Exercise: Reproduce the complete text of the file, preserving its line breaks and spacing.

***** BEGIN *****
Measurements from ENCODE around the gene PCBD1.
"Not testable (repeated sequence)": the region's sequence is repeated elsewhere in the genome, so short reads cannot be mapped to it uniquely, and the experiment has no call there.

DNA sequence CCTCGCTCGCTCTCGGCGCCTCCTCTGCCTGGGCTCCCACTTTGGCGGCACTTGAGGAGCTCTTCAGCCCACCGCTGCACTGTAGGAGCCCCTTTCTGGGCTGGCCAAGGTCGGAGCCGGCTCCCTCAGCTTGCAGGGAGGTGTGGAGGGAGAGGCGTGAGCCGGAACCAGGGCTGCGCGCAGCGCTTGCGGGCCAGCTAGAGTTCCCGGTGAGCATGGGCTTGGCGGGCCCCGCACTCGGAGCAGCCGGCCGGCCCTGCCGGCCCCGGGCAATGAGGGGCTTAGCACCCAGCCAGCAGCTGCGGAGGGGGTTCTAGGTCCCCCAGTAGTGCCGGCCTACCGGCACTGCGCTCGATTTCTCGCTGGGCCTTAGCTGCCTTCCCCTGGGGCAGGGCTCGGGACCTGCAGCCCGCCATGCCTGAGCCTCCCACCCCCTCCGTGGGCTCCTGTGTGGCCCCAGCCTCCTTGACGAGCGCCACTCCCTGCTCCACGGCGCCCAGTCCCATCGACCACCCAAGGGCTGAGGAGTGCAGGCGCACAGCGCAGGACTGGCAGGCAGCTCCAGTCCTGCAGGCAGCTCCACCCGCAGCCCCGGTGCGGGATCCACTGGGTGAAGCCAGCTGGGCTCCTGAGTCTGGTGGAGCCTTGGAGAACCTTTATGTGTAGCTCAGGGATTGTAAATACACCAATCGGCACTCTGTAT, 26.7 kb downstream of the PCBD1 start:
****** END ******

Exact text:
Measurements from ENCODE around the gene PCBD1.
"Not testable (repeated sequence)": the region's sequence is repeated elsewhere in the genome, so short reads cannot be mapped to it uniquely, and the experiment has no call there.

DNA sequence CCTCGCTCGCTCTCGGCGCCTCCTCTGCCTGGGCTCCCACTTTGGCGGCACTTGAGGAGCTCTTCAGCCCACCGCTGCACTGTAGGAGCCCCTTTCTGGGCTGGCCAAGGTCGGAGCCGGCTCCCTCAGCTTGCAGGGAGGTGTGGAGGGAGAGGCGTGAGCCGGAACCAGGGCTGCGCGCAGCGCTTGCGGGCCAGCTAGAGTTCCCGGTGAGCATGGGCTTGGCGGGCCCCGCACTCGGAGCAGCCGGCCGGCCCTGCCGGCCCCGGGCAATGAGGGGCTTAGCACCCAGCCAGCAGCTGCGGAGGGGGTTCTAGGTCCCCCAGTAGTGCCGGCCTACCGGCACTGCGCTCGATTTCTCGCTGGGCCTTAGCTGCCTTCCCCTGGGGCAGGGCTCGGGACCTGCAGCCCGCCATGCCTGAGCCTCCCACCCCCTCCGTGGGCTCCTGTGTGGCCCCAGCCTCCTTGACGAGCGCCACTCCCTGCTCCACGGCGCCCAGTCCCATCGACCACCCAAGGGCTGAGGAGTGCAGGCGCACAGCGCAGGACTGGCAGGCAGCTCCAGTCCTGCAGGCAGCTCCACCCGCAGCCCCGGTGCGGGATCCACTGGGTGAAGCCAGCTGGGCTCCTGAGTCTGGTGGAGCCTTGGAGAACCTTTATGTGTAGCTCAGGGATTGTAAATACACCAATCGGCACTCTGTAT, 26.7 kb downstream of the PCBD1 start: